Something happened Wednesday, September 4 that was a little out of the ordinary. I spent the morning at 10 Downing St. Currency Cloud had been invited to the Financial Innovators Summit, a roundtable discussion between government, regulators and the financial innovation community.
Let me first of all say that when I received this invitation, I wasn’t expecting the event to actually take place at 10 Downing St i.e. where the Prime Minister lives. In a previous life I attended a meeting at ‘The White House’ which was (a bit disappointingly) in a nearby building. As I went past the famous black door, I couldn’t help but think that if I climbed the right stairs and went down the right corridors, I would eventually stumble across Sam and Dave.
Anyway…the purpose of the Summit was to get key financial innovators at Fintech firms, challenger banks and the wider ecosystem in front of senior figures from the FCA, HM Treasury and other areas of government.
Most of the discussion centred around the same issue: innovators want access to pieces of the financial system which are not in control of the regulators but in control of the major banks. It’s the same for payments firms, crowd funders, challenger banks, P2P lenders or any other subsector.
The UK financial environment is dominated by clearing banks. While the FCA and others tend to publish regulation that is broadly supportive of innovation, it will usually end up being implemented conservatively by the main high street banks. The thrust of our discussion was not a case of bank bashing, rather a request for regulators to understand that sometimes large banks business interest and innovation in financial markets are in contradiction.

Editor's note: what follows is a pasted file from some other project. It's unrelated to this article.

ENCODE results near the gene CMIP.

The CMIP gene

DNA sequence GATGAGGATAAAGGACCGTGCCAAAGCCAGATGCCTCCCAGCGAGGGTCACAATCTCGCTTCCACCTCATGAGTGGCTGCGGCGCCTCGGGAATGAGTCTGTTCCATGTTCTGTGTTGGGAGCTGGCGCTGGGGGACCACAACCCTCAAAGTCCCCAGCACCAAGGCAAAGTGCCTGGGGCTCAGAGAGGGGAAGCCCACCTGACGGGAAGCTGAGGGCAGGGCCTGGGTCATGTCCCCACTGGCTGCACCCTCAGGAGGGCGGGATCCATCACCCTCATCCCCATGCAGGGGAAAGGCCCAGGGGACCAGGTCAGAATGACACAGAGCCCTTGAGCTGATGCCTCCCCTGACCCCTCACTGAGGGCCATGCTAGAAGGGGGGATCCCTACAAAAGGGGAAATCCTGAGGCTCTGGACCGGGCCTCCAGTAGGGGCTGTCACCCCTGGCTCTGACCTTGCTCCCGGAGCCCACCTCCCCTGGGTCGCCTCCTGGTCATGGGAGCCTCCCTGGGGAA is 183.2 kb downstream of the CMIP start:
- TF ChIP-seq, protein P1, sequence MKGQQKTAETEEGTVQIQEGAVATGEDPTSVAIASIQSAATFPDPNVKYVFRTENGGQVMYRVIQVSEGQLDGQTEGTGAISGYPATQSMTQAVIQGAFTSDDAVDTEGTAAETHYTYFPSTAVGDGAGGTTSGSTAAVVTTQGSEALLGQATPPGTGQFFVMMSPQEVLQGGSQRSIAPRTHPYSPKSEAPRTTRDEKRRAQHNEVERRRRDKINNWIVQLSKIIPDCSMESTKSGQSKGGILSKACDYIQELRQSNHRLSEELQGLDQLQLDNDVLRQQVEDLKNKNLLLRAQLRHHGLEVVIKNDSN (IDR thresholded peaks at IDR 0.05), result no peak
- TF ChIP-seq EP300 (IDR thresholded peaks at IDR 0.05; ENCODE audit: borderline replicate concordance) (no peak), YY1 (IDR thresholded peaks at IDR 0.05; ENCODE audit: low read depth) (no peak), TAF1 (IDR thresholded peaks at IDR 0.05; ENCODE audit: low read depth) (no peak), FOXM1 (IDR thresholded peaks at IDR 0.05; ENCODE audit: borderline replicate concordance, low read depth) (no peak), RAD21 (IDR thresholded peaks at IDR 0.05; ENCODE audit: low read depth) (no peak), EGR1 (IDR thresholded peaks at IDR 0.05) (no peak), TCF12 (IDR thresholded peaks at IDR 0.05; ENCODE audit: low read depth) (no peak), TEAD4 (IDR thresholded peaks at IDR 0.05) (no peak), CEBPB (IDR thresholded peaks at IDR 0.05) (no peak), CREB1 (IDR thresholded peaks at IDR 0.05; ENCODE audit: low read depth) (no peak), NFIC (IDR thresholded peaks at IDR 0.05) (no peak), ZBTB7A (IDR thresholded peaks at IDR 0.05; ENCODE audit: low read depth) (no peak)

As a case in point, some of the startups were quite vociferous about getting access to Faster Payments. At present it is very hard for small companies to hook up to the service. Could this be made easier? Another issue is around banks shutting down their services to remittance firms, which scores of workers in the UK rely on to send money to their families in the developing world (I talked about this issue recently with financial services commentator Chris Skinner). Remittance firms need banks to function but banks understandably are hesitant to serve them due to AML/KYC concerns.
The UK has done a great job of getting decision makers to hear some of the challenges facing financial services from those in the know. We are now taking some small steps to improve the situation. Next April the FCA will be spinning out a new regulator whose sole responsibility is to look after payments. The government is currently holding consultations on the remittance problem, but we must remember that regulators do not have a magic switch to make things better overnight. It will take much time and effort to make a safer and more efficient financial system but what is important is that dialogue is happening, and those in charge are listening.